White Brazilians began to march in the streets, demanding an end to the Workers’ Party, plus an end to the government’s anti-poverty programs. They are still marching today. As you can see below, they are no non-whites among them, even though non-whites make up half of Brazil’s population.

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When an economy goes into recession, and inequality becomes extreme, middle class whites in Brazil and every other nation display their country’s flag, because for them, “patriotism” means blaming all problems on poor people, and on non-white people. For them, any government program that helps the lower classes is “socialism,” and is therefore evil. Any help for non-white refugees is evil “socialism.”

This is why Wall Street and Tea Party clowns in the USA always display the American flag, and denounce “socialism.” In Europe, the white racists and the refugee-bashers carry their countries’ flags. It is the same everywhere.

Always the real culprits are the rich, their puppet politicians, and average whites who stupidly believe things like “The U.S. government is broke,” and “We must continue using the euro.”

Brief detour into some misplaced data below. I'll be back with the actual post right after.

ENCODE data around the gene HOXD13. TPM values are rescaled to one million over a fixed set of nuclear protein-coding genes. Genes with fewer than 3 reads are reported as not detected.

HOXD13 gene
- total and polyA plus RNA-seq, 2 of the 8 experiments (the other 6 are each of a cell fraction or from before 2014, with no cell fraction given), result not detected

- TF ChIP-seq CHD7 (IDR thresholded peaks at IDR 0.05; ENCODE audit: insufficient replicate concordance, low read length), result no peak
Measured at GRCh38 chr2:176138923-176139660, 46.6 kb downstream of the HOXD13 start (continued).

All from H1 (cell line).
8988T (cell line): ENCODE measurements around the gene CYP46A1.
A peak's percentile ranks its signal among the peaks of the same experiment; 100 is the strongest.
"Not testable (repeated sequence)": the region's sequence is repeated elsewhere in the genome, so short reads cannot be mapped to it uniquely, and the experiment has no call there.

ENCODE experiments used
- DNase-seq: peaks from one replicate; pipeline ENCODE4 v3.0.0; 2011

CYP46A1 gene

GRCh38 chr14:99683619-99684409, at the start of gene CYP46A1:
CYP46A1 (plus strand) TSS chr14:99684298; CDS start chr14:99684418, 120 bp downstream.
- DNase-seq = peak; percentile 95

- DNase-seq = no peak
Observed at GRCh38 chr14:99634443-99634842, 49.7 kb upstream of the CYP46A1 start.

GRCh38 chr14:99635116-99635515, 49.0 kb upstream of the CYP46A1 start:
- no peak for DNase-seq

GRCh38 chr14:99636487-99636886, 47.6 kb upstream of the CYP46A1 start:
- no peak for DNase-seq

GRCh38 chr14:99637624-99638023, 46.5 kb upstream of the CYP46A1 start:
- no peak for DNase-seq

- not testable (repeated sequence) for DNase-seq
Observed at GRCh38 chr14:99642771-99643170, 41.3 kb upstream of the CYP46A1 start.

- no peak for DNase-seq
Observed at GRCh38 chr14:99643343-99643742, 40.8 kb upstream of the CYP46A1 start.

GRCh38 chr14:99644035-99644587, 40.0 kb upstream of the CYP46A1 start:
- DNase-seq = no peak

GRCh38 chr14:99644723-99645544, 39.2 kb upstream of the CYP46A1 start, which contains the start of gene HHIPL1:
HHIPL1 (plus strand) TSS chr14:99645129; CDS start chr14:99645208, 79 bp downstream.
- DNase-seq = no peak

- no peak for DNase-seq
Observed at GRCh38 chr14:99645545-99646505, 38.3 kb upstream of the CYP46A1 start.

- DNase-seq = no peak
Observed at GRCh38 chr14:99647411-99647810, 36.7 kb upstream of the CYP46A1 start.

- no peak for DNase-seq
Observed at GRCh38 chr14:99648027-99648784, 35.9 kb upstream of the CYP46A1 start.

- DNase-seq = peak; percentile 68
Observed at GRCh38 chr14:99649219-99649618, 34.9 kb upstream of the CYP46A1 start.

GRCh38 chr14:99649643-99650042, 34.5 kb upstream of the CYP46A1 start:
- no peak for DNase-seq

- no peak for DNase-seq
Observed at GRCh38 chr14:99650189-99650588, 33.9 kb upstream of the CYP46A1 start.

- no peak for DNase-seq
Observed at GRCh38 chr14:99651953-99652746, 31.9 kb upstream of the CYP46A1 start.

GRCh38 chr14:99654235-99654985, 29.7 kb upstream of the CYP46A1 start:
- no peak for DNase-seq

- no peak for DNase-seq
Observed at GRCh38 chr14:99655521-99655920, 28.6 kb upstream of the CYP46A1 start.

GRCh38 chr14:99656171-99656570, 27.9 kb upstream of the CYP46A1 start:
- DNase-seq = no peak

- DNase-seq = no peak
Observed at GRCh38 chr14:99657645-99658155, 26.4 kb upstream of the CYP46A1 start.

The photo below is emblematic of the race-based and class-based protests in Brazil. Dated 13 March 2016, it shows a white couple with their poodle in Ipanema, one of the wealthiest neighborhoods in Rio de Janeiro. The wealthy white man, Claudio Pracownik, is the finance director of the richest and most popular soccer team in Brazil, the Flamengo. Behind him and his wife, their twin toddlers ride in a stroller pushed by a black nanny. The parents are elitists who hate the Workers’ Party for helping poor people and non-whites. They are on their way to an anti-Workers’ Party demonstrations held by white people, as we saw above. The man and his wife wear yellow and green clothes (the colors of the Brazilian flag) to show their “patriotism” (i.e. their hatred for the poor and for non-whites). The black nanny is dressed in the all-white uniform that rich Brazilians require their domestic servants to wear. The white uniforms identify blacks as inferiors, and as menial laborers.